The new 2009 Acas Code of Practice on disciplinary issues says that it does not apply to redundancies, but Acas has updated its guidance on redundancy handling. Check out what businesses are doing to make sure redundancies are handled fairly.
Where a redundancy takes place entirely after 5 April 2009, you must now follow fair procedures, taking into account rules established by the courts over the decades, if you want to avoid claims that the redundancy amounted to unfair dismissal.
This means that you must:
- Identify a reasonable ‘pool for selection’, ie the group of employees from whom the employees selected for redundancy will be chosen.
- Adopt objective selection criteria and apply them fairly to the employees within this pool.
- Warn and consult employees about the potential redundancy situation.
- Seek a view from the union (if any).
- Inform and consult employee representatives in cases of collective redundancy (20 or more proposed redundancies at one establishment within a 90 day period), and notify the Department for Business Innovation and Skills (formerly BERR and, before that, the DTI).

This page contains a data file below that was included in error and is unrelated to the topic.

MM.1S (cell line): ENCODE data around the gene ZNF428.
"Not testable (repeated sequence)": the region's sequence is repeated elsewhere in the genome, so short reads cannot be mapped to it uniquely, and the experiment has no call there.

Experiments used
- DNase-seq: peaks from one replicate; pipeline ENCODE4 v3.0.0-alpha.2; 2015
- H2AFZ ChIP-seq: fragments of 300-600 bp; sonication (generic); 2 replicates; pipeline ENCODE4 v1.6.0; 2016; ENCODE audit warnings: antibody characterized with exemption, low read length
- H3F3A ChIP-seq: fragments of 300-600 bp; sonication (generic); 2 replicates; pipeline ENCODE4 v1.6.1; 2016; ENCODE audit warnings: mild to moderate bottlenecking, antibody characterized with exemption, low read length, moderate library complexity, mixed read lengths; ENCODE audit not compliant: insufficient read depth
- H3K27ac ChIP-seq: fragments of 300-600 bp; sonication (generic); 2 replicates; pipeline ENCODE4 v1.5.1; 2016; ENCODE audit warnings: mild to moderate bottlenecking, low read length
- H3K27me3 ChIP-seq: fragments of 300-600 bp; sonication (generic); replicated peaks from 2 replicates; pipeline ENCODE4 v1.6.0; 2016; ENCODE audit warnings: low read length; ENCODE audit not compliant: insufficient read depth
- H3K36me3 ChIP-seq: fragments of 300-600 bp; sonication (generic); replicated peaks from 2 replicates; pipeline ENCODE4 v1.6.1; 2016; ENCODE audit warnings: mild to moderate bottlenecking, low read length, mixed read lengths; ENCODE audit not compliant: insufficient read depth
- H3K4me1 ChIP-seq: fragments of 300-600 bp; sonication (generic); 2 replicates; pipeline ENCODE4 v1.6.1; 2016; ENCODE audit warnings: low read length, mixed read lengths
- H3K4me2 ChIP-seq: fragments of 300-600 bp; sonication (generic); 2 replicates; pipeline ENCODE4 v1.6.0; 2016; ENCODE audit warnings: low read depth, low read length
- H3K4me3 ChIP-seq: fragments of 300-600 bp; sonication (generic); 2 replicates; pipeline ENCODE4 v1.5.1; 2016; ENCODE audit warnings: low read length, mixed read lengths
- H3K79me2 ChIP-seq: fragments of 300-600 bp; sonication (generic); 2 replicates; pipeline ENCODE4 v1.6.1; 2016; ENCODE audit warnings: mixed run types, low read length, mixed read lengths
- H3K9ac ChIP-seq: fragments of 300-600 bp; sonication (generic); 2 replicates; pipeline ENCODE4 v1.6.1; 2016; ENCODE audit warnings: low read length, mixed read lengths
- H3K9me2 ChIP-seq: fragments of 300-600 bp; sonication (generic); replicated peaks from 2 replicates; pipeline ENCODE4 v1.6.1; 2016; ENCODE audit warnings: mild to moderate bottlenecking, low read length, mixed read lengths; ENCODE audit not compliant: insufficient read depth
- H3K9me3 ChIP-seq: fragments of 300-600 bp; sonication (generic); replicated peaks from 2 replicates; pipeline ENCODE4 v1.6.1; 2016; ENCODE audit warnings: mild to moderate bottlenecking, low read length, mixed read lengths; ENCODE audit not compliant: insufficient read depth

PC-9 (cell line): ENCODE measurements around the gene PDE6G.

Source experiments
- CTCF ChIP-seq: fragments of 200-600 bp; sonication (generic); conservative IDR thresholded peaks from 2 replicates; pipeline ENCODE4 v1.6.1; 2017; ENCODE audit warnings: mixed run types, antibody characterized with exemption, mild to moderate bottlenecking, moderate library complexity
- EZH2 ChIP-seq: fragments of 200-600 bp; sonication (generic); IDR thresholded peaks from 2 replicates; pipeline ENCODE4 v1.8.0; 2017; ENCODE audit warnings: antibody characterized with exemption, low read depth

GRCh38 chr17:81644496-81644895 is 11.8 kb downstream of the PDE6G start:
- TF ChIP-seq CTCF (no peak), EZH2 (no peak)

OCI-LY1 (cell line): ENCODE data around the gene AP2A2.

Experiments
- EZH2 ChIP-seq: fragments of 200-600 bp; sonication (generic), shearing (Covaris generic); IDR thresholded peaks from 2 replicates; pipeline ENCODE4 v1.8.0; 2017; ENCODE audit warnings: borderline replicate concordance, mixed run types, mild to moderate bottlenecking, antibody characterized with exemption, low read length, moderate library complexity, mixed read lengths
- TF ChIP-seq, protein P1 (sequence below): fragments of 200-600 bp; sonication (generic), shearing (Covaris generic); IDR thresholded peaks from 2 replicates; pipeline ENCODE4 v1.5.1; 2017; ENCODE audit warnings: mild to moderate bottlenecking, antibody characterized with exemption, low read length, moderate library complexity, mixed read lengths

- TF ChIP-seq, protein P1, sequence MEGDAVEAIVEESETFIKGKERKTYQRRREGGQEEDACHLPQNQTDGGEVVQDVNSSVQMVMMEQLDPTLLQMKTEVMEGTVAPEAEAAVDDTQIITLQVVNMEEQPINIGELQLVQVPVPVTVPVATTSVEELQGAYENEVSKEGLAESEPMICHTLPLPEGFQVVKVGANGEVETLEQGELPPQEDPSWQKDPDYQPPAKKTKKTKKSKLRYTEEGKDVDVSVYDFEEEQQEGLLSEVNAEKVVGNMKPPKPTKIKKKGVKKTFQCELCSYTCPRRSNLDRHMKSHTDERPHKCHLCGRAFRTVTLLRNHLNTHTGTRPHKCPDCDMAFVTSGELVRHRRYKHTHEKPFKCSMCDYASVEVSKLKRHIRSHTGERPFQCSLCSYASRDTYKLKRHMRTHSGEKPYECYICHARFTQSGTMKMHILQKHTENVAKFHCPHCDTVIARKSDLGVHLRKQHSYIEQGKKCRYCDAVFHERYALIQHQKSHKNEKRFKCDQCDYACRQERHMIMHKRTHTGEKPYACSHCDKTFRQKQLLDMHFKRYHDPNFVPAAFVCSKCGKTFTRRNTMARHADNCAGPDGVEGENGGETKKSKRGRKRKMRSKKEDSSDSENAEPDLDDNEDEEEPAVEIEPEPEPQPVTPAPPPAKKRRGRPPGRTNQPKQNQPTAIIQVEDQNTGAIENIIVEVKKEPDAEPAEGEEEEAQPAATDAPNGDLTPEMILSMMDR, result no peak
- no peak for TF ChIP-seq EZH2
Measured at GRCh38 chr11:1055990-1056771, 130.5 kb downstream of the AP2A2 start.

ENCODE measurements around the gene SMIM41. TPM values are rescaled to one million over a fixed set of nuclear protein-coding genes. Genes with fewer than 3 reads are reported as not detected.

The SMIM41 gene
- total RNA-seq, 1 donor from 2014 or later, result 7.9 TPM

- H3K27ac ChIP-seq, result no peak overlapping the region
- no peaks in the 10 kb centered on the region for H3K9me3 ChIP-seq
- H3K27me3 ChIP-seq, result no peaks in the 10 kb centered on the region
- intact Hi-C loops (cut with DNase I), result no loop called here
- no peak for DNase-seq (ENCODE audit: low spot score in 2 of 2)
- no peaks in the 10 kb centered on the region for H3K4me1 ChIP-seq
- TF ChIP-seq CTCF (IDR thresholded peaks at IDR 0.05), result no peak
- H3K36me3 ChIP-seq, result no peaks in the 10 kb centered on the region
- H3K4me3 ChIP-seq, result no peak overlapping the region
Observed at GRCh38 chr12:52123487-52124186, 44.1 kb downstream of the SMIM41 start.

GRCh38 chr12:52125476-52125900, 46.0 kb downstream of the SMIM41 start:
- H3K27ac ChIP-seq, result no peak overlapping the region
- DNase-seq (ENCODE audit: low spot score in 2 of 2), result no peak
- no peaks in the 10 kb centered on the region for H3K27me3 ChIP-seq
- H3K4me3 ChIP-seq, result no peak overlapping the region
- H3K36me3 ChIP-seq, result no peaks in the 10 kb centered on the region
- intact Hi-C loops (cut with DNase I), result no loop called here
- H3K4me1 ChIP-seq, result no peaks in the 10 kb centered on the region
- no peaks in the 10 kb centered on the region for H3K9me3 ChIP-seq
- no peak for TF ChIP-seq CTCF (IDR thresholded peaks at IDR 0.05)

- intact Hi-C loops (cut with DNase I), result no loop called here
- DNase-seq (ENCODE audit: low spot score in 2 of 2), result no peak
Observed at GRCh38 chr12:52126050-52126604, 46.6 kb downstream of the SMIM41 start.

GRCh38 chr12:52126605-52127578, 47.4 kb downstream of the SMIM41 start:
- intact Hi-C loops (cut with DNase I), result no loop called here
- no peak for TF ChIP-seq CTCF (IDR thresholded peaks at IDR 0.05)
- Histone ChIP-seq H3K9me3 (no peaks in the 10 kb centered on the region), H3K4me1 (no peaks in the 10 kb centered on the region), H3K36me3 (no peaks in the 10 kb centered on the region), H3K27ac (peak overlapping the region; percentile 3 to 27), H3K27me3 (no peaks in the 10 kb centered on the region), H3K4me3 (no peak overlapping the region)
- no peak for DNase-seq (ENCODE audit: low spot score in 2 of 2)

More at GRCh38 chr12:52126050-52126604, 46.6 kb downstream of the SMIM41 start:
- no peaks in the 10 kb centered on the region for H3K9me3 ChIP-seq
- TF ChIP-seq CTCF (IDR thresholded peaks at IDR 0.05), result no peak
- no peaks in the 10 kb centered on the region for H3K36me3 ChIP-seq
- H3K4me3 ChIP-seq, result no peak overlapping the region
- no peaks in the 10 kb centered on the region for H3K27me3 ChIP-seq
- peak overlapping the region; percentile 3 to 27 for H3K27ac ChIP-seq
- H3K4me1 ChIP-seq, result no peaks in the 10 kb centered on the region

- Allow employees to be accompanied at consultation meetings.
- Consider alternative employment for those employees whose roles are redundant.
- Give reasonable paid time off to look for work or make arrangements for training for future employment.
- Give redundant employees a right of appeal.
If you have your own company policy, and you are satisfied it is fair, it must be followed. The Acas guidance Redundancy Handling has been updated to help you. It reassures employers that the new procedure to be followed is similar to that under the recently abolished statutory disciplinary procedures. Many businesses are reviewing their redundancy policies, or introducing one, to take account of the new rules and the general requirement for fairness.